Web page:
Lawyer for Mr Packer, Noel Hutley, SC, is seeking to have a whole bundle of emails not being presented to the inquiry because it would be unfair to Mr Packer.
“These communications took place at a state of deep personal crisis of my client, the matters if you look at them are matters that will be reflective of that and in our submission there is no public interest in disclosing them,” Mr Hutley said.
Counsel assisting Adam Bell, SC, has taken Mr Packer back to 2015, when he was a Crown director and the company was investing heavily in the Chinese “VIP” high roller business, which was starting to bring in big bucks for its casinos in Melbourne and Perth.
This aggressive strategy ended with in the arrest of 19 Crown staff in China in 2016.
Mr Bell asked Mr Packer whether he was aware Crown was investing heavily in this part of the business. “I can’t recall,” he said.
“You had a particular interest didn’t, you in the VIP business of crown resorts?” Mr Bell asked.
“No more than my interest in other areas of Crown Resorts,” Mr Packer responded.
Counsel assisting the inquiry Adam Bell, SC, is taking Mr Packer through his first series of questions about his resignation from Crown in March 2015 .
When asked why he left the company he told the inquiry: “I wasn’t well.”
Mr Packer was widely known to have suffered mental health problems during that period.
Mr Bell takes Mr Packer through some of Mr Packer’s written statements to the inquiry, which says that Mr Packer has been on heavy medication for several years which impedes his ability to remember events from his time on Crown’s board.
However, Mr Packer says that reviewing documents from the time can assist his recollection
James Packer has taken the stand and is being sworn in.
The billionaire is giving evidence from what looks like a nondescript, empty room, but which we understand to be his $200 million superyacht, moored somewhere in the South Pacific.
He’s wearing a black suit, white shirt and red tie.
The 53 year old has been keeping a low profile since stepping back from corporate and public life in 2018 amid a battle with mental illness and probably never expected to face a public grilling like this.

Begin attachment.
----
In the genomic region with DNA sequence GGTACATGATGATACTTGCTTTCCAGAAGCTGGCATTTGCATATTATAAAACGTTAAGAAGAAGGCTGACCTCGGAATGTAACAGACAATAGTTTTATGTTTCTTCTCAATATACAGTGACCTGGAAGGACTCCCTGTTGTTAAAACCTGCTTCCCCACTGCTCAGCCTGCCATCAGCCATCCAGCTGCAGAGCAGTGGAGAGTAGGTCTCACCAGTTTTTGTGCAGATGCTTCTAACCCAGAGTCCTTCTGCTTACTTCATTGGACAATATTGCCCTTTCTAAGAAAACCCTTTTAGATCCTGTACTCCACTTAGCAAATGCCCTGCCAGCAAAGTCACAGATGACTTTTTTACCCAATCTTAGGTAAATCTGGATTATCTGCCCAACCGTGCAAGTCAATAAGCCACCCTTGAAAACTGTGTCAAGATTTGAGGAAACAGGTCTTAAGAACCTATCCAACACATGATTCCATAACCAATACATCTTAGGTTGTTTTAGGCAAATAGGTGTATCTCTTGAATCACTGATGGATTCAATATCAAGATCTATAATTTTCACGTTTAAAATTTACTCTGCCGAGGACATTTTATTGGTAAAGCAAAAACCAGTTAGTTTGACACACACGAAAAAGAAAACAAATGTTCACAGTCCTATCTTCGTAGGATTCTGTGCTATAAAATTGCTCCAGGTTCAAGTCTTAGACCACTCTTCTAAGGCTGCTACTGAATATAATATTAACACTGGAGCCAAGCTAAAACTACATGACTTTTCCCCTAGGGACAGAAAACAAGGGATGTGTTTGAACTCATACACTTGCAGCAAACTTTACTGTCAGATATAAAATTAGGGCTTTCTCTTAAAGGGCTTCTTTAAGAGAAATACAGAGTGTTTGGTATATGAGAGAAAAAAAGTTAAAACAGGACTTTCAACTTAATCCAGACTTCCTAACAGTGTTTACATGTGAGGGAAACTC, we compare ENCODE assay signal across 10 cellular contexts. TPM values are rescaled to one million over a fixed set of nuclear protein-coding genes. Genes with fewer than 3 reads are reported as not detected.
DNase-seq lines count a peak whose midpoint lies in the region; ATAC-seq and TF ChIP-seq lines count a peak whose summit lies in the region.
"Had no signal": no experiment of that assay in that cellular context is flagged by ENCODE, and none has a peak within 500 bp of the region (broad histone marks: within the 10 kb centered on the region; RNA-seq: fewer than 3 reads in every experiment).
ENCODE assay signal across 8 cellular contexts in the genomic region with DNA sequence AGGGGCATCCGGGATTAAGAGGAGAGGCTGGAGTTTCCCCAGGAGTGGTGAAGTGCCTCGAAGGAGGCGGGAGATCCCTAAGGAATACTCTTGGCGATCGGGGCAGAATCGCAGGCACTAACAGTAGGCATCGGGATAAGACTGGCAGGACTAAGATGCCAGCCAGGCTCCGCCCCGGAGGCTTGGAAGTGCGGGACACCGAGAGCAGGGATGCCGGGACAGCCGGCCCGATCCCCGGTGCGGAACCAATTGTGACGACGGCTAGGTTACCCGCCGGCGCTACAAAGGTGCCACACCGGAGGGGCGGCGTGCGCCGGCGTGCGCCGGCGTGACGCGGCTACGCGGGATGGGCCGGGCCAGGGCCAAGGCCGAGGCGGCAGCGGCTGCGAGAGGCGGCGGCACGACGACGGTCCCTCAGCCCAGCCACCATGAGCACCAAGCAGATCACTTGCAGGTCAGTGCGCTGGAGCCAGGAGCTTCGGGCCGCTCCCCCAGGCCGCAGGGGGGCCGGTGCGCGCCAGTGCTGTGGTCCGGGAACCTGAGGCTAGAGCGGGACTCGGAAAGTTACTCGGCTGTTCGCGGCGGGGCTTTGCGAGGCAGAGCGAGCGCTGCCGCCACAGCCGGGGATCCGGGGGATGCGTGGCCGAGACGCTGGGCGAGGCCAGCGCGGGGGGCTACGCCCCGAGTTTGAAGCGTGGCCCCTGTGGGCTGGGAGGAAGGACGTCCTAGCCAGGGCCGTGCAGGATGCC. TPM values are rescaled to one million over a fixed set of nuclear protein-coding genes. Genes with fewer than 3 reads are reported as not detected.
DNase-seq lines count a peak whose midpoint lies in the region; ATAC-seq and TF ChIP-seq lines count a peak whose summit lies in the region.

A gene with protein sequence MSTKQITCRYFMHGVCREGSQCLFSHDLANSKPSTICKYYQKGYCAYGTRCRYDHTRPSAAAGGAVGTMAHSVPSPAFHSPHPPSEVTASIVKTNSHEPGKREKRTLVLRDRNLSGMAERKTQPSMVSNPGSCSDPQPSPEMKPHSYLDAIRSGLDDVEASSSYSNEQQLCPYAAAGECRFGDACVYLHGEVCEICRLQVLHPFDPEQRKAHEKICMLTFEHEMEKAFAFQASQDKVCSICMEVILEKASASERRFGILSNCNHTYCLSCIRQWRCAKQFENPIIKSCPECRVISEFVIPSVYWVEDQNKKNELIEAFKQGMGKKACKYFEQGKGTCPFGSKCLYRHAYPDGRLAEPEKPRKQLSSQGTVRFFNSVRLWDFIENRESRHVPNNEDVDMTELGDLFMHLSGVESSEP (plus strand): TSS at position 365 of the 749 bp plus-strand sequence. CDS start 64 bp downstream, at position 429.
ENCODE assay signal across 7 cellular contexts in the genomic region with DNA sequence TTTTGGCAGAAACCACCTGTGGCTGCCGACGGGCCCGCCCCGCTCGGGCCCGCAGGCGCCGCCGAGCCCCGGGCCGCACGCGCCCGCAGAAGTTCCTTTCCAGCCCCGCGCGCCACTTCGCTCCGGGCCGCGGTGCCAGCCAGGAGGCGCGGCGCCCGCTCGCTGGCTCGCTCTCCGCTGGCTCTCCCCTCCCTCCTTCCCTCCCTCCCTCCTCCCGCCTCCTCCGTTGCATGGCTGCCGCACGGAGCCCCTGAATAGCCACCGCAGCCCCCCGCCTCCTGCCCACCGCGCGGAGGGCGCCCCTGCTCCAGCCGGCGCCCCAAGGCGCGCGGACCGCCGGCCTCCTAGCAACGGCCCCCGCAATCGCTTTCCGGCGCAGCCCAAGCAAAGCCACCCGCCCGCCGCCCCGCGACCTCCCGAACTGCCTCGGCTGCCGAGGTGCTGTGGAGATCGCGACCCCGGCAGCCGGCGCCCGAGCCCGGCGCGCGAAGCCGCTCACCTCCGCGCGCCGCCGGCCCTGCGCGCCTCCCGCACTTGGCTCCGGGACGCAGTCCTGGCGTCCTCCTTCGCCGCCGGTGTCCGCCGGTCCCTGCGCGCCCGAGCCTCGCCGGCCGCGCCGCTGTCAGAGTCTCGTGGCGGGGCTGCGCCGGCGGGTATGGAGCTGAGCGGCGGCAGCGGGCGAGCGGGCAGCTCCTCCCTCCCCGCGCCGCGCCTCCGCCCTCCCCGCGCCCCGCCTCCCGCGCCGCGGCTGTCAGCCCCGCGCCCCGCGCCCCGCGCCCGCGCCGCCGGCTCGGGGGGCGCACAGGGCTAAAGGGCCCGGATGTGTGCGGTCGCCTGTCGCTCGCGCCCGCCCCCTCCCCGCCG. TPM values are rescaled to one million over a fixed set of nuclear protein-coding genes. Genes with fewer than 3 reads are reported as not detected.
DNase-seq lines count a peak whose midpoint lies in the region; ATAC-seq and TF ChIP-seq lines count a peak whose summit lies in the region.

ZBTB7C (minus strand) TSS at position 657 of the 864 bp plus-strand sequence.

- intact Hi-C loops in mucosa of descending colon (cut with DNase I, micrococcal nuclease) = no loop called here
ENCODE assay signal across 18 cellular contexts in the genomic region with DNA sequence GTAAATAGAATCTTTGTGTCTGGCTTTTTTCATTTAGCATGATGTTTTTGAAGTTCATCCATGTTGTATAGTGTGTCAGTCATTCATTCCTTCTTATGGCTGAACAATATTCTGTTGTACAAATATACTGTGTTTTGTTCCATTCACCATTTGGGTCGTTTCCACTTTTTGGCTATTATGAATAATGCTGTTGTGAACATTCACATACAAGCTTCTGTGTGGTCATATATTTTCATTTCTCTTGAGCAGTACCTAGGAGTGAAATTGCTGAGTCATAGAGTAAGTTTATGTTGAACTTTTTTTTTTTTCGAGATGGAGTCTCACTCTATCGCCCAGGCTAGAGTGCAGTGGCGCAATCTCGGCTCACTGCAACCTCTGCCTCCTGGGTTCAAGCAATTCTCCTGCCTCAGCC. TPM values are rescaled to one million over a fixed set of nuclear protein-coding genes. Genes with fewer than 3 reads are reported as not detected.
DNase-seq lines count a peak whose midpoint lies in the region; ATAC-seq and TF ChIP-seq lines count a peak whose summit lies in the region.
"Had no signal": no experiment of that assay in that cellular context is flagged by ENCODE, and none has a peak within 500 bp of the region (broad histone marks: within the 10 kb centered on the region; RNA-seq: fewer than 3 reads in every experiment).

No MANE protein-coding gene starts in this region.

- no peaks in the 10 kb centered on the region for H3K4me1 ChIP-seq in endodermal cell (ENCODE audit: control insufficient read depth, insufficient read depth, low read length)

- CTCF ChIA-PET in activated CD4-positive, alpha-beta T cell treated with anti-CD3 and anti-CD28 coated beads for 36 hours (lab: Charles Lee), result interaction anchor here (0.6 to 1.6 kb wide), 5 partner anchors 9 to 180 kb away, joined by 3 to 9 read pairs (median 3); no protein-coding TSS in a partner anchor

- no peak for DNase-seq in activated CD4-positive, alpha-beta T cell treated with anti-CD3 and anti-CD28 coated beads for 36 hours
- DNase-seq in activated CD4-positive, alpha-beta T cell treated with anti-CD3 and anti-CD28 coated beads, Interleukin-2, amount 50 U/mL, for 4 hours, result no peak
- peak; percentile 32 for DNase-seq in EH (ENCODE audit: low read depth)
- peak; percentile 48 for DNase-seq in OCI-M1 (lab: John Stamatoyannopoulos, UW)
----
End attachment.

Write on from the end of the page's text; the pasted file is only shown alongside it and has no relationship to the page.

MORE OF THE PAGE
This inquiry – which has the same powers as a royal commission – was triggered by a series of reports last year by The Age, SMH and 60 Minutes which revealed that Crown went into business with “junket” tour figures linked to Asian organised crime groups, allowed itself to be used to launder drug money, and put its staff at risk of arrest in China (which is what eventually happened).
You can read some of those reports here and here. And this article recaps some of the major revelations that have come out of inquiry’s first 36 days of hearings.
Hello, and welcome to our live blog of James Packer’s appearance at the NSW Independent Liquor and Gaming Authority’s public inquiry into Crown Resorts.
Over the past couple of months, the inquiry has been examining various probity issues at the casino giant and will make a recommendation to the NSW government on whether Crown should keep the licence for its new casino at Barangaroo.
Packer owns 36 per cent of Crown and was its chairman for many years but has not had an official role with the company since he left its board in 2018. However the inquiry has heard the billionaire has continued to wield significant influence at the ASX-listed group.
There’s a lot on the line for both Packer and Crown. The impending appearance has already been compared to his media baron father Kerry’s (in)famous 1991 Senate tax inquiry appearance.
Witnesses are appearing at the inquiry via video link due to COVID-19. For Packer, that means he’s dialling in from his $200 million superyacht, IJE, which we believe is moored somewhere in the South Pacific.
Source: Thanks smh.com